Thu. Jul 9th, 2020




Windows Phone Moves Into a Stronger 3rd Place Position Behind iOS and Android

Windows Phone, WP8 by Microsoft, Microsoft Smartphones

We’ve known that Microsoft’s mobile OS has been gaining market share as of late, but new data from Kantar Worldpanel shows that the OS is performing very well than previously expected, particularly in the United States. In fact, the OS is growing at a slightly faster pace than Google’s Android.

Windows Phone accounted for 5.6 percent of all smartphone sales in the three months ending March 2013, according to the report, up from 3.7 percent a year ago. In comparison, Android’s share rose from 47.9 percent to 49.3 percent, while Apple slipped from 44.6 percent to 43.7 percent. Blackberry fell from 2.6 percent to just 0.9 percent. Kantar states that Nokia had the most to gain from Windows Phone growth, which is attributed largely to first-time smartphone buyers, which make up about half of the United States mobile industry.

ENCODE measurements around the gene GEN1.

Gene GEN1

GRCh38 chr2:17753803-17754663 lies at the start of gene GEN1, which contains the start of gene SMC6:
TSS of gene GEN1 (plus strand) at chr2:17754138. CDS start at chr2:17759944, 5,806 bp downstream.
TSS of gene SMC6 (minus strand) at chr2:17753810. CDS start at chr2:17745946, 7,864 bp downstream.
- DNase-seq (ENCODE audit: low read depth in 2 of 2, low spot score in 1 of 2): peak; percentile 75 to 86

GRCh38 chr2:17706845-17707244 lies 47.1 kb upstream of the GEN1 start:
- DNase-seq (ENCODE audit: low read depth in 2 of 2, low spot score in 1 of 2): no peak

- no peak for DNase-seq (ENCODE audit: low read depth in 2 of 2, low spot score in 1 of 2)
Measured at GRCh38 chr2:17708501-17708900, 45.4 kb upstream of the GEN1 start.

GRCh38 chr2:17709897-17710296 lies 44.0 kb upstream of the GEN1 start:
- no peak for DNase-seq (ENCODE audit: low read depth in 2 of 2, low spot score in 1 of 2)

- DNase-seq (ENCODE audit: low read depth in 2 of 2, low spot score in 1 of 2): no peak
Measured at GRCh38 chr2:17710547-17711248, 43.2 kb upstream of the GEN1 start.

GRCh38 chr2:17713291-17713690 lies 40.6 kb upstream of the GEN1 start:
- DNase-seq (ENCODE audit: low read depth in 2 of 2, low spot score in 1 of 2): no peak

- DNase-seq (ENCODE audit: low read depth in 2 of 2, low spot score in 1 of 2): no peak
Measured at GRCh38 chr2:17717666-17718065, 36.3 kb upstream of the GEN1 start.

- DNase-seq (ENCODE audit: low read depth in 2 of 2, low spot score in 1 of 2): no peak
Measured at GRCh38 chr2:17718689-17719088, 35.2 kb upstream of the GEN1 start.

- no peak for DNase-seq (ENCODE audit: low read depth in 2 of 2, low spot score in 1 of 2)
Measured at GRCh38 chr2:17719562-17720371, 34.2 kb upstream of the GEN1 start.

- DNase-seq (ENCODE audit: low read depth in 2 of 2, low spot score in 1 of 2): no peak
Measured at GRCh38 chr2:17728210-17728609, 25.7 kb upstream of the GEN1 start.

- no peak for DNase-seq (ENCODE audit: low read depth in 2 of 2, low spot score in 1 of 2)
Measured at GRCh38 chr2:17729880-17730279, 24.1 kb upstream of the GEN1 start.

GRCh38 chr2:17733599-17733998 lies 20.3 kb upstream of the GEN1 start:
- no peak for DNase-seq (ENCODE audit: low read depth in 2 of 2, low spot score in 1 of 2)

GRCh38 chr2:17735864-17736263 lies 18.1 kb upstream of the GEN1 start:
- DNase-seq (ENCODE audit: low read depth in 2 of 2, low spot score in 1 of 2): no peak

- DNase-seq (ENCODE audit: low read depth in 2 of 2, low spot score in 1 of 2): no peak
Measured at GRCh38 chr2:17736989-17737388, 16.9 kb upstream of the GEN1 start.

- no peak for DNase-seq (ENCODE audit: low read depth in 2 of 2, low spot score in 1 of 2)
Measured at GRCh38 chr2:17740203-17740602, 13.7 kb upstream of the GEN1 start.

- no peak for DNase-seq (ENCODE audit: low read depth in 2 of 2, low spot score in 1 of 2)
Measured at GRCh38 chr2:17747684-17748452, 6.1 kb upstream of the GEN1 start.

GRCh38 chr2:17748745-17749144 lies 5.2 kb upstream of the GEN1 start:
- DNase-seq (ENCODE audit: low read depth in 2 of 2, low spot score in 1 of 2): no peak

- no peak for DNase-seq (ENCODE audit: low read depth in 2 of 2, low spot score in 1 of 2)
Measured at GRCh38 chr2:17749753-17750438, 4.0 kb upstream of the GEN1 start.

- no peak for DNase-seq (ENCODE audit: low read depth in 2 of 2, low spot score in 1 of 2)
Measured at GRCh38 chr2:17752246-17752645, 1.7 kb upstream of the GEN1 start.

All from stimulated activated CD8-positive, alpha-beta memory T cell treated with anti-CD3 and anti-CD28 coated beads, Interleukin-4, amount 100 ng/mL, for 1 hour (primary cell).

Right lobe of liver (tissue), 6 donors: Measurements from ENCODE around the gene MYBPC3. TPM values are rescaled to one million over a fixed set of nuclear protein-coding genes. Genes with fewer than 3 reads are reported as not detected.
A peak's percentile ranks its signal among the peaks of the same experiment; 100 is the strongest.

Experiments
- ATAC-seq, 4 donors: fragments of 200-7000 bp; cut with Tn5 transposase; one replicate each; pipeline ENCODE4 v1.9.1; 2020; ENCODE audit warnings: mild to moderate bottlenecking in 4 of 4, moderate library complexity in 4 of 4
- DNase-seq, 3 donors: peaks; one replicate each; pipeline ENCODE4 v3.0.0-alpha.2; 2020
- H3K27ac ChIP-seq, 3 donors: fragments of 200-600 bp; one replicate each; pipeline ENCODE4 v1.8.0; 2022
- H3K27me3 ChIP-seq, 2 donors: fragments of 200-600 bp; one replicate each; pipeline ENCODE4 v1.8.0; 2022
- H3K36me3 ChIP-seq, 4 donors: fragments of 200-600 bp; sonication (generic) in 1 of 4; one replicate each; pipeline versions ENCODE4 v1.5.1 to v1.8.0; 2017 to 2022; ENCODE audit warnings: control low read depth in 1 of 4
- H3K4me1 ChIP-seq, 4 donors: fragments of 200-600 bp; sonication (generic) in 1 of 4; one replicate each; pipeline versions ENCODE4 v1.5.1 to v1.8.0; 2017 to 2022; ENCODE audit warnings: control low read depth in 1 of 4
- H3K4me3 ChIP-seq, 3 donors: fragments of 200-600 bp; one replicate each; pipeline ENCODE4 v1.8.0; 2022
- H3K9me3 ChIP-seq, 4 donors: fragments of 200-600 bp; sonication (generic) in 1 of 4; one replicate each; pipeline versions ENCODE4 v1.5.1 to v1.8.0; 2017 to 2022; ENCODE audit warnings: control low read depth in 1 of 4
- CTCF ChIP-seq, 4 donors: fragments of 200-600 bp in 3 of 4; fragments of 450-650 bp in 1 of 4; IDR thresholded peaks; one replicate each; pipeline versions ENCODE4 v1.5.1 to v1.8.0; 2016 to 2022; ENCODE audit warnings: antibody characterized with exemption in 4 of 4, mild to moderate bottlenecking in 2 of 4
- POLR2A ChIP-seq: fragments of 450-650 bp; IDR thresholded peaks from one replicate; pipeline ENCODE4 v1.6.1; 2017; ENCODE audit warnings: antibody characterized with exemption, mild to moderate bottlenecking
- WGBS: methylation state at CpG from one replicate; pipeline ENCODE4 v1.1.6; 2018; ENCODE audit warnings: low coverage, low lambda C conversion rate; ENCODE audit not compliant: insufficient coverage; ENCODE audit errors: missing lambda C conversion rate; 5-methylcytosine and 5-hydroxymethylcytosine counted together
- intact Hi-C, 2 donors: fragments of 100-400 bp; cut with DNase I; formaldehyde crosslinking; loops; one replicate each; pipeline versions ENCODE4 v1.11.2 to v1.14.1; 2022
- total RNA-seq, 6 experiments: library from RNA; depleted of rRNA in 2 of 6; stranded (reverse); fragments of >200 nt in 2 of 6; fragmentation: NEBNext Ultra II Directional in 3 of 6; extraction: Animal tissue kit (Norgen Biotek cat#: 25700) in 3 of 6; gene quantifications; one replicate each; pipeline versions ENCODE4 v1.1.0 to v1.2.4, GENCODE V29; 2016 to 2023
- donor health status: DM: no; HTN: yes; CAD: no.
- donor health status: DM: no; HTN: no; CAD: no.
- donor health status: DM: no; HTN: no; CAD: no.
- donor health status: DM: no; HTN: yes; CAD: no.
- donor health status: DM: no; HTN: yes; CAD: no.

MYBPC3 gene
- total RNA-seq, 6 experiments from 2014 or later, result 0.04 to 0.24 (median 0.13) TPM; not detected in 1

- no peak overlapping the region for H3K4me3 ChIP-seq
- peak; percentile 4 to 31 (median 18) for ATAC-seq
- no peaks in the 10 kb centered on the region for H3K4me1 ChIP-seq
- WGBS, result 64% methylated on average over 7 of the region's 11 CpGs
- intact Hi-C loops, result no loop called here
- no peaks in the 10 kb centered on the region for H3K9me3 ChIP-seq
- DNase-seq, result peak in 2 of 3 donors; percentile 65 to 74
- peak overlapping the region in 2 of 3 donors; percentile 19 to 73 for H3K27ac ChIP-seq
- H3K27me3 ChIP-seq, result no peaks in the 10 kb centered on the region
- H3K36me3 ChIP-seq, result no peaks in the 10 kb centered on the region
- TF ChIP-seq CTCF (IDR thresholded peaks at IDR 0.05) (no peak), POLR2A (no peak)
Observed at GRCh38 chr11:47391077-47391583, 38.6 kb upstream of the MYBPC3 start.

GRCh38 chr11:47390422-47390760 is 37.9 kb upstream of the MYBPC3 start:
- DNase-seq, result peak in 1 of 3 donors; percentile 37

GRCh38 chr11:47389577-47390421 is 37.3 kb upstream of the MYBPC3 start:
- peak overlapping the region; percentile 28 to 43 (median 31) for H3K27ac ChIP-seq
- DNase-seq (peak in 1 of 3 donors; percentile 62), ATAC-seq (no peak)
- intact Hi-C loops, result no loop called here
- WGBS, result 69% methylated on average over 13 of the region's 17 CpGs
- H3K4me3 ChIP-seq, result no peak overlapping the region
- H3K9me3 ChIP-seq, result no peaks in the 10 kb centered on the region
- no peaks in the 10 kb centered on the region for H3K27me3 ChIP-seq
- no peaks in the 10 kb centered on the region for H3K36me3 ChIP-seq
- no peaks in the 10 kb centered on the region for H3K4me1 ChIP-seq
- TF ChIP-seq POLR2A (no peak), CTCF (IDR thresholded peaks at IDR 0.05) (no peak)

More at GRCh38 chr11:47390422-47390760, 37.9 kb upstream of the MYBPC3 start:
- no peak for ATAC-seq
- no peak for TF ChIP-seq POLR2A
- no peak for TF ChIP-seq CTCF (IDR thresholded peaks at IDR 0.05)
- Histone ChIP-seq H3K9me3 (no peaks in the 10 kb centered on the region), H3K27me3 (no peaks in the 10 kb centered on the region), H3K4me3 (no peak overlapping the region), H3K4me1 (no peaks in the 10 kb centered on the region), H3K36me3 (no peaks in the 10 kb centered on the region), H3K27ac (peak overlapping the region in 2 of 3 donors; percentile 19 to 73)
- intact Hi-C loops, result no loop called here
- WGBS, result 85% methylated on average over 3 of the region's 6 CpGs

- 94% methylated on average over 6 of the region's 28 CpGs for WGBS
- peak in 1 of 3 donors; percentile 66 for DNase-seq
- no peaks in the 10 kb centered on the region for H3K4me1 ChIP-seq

Windows Phone’s UI and Live Tiles are appealing to users at large. Kantar noted that from its own survey, 52 percent of people who swapped to Windows Phone had a feature handset beforehand. By contrast, 55 percent of people who had bought an iPhone had previously owned another smartphone.

Despite the launch of new hardware powered by it’s BlackBerry 10 OS, the company formerly known as Reseach in Motion is still having a very hard time getting users, and made up only 0.9 percent of smartphone sales in the last quarter, down from 2.6% a year ago.

Analysts and the Kantar report believed that Windows Phone will continue to capture more consumers who are looking to adopt smartphones, and the OS will certainly capture its share of the iOS and Android crowd, not just the BlackBerry and Symbian crowd it’s been capturing as of late. With more than half of consumers in the United States still owning a feature phone as well as the fact that Windows Phone has reached 15% market share in many markets around the world, there’s definitely room for further growth.